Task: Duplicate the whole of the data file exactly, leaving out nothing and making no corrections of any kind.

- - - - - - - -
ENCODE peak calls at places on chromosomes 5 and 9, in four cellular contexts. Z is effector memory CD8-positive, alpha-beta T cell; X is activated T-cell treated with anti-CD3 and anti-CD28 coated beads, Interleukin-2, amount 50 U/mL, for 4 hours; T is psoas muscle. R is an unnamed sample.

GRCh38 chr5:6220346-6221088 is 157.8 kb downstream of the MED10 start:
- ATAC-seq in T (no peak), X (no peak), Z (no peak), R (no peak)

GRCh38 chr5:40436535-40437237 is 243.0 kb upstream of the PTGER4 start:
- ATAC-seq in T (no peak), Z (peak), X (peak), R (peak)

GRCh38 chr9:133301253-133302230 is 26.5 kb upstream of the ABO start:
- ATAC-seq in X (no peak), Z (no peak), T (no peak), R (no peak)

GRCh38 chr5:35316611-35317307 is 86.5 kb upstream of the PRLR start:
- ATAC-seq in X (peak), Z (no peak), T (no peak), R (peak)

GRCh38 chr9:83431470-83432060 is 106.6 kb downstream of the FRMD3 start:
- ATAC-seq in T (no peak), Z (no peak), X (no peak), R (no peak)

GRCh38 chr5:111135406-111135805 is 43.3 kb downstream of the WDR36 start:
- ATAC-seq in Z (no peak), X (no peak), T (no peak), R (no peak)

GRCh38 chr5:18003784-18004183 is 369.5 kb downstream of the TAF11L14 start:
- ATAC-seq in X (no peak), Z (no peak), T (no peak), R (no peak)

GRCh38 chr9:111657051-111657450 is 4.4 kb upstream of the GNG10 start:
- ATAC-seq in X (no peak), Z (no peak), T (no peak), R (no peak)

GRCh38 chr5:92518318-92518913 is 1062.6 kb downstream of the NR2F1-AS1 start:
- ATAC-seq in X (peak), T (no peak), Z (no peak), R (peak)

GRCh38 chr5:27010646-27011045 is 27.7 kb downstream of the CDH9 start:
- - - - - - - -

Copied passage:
ENCODE peak calls at places on chromosomes 5 and 9, in four cellular contexts. Z is effector memory CD8-positive, alpha-beta T cell; X is activated T-cell treated with anti-CD3 and anti-CD28 coated beads, Interleukin-2, amount 50 U/mL, for 4 hours; T is psoas muscle. R is an unnamed sample.

GRCh38 chr5:6220346-6221088 is 157.8 kb downstream of the MED10 start:
- ATAC-seq in T (no peak), X (no peak), Z (no peak), R (no peak)

GRCh38 chr5:40436535-40437237 is 243.0 kb upstream of the PTGER4 start:
- ATAC-seq in T (no peak), Z (peak), X (peak), R (peak)

GRCh38 chr9:133301253-133302230 is 26.5 kb upstream of the ABO start:
- ATAC-seq in X (no peak), Z (no peak), T (no peak), R (no peak)

GRCh38 chr5:35316611-35317307 is 86.5 kb upstream of the PRLR start:
- ATAC-seq in X (peak), Z (no peak), T (no peak), R (peak)

GRCh38 chr9:83431470-83432060 is 106.6 kb downstream of the FRMD3 start:
- ATAC-seq in T (no peak), Z (no peak), X (no peak), R (no peak)

GRCh38 chr5:111135406-111135805 is 43.3 kb downstream of the WDR36 start:
- ATAC-seq in Z (no peak), X (no peak), T (no peak), R (no peak)

GRCh38 chr5:18003784-18004183 is 369.5 kb downstream of the TAF11L14 start:
- ATAC-seq in X (no peak), Z (no peak), T (no peak), R (no peak)

GRCh38 chr9:111657051-111657450 is 4.4 kb upstream of the GNG10 start:
- ATAC-seq in X (no peak), Z (no peak), T (no peak), R (no peak)

GRCh38 chr5:92518318-92518913 is 1062.6 kb downstream of the NR2F1-AS1 start:
- ATAC-seq in X (peak), T (no peak), Z (no peak), R (peak)

GRCh38 chr5:27010646-27011045 is 27.7 kb downstream of the CDH9 start: